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Astron. Astrophys. 322, 311-319 (1997)

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6. Remarks and conclusions

The research of double peaks in solar activity maxima, starting from Gnevyshev's results, has been extended on a global scale (the photosphere, chromosphere and corona) to the on-going solar activity cycle. Results of our preliminary work on the subject suggest that:

1. structured maxima (with two or more peaks) generally occur in each activity cycle and are to be considered the result of dynamical effects superimposed on the quasi-periodic 11-year trend. The standard deviation of monthly averages with respect to the yearly averages is a good tool to stress the activity peaks in time series of data; in particular, the first intense peak is detected in the ascending phase of the cycle and the second one in the early years of the descending phase (Gnevyshev 1977).

2. The duration of each peak ([FORMULA] year) suggests that it can not be seen as the result of impulsive activity effects due to localised centers but a phenomenon which arises from a large-scale restructuration of the solar magnetic field and associated effects. We notice that Bieber & Rust (1995), evaluating the magnetic flux escape from the Sun, found that its characteristic time-scale is typically [FORMULA] 6 months (with annual averages included between 0.3 and 1.1 year).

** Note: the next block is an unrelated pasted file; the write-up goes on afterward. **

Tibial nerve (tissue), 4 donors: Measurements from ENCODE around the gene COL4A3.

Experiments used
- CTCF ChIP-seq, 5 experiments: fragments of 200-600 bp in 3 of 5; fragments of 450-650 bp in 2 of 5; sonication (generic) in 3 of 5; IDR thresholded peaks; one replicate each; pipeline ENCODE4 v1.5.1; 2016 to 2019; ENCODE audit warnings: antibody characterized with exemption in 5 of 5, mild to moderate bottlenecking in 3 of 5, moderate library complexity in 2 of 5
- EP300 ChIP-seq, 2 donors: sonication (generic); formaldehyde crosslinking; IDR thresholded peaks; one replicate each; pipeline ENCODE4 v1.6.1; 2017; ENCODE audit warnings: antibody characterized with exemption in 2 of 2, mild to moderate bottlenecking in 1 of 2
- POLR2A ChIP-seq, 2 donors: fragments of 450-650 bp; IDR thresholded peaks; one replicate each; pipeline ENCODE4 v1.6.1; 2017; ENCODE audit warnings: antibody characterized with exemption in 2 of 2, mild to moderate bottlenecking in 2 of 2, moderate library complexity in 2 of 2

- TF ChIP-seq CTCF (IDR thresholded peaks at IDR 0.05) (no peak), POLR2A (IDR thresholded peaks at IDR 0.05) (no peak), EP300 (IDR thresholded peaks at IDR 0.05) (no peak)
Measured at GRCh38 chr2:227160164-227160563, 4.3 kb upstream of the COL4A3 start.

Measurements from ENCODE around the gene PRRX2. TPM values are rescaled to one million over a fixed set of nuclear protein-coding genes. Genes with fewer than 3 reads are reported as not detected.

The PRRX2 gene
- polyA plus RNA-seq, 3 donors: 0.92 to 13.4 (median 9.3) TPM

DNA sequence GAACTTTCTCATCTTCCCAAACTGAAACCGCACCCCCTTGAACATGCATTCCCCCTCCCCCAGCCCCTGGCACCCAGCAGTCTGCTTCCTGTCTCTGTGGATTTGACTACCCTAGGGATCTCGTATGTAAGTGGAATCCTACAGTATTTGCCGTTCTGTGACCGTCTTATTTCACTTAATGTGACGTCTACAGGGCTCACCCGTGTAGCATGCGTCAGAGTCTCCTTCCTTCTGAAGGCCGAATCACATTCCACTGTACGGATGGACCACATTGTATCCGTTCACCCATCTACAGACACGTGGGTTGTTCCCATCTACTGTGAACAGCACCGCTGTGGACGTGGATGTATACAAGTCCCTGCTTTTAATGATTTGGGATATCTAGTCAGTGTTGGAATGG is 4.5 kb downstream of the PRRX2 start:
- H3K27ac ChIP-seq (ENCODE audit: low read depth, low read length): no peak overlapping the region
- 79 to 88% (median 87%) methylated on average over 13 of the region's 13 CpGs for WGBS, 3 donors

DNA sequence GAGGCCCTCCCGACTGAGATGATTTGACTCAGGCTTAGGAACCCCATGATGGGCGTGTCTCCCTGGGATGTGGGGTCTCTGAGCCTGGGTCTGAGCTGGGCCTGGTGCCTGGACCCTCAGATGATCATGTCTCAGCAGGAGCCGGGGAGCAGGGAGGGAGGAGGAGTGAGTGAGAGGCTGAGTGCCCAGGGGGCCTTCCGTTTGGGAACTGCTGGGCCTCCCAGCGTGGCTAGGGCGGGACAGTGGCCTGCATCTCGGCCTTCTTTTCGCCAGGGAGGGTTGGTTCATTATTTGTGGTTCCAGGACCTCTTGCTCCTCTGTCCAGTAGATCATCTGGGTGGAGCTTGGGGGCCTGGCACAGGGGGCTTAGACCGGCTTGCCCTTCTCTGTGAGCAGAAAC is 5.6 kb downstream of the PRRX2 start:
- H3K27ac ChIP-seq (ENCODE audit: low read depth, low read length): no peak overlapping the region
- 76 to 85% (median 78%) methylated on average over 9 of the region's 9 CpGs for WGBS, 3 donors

3. The double-peak appearance concerns each solar layer, even if an analysis on a finer time scale is necessary to evaluate the synchronic or delayed occurrence of each peak, when moving from the lower to the upper atmosphere.

4. The bimodal behaviour of solar activity occurs separately in each solar hemisphere, i.e. double peaks can not be considered a result of anisotropic solar activity.

5. The double peak appearance is strongly related to the growing event importance (i.e. clusters of high energy and long-lived events) while low energy phenomena tend to follow an 11-year cycle.

6. An evident link between the occurrence of major solar events and the strength of the heliomagnetic field energy seems to exist.

The Gnevyshev gap has great importance, because a reduction of large-scale and intense dynamical phenomena are expected in such a period. Its role in solar activity forecasting could be very important and future studies must concentrate on clarifying its origin and time-length occurrence.

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© European Southern Observatory (ESO) 1997

Online publication: June 30, 1998
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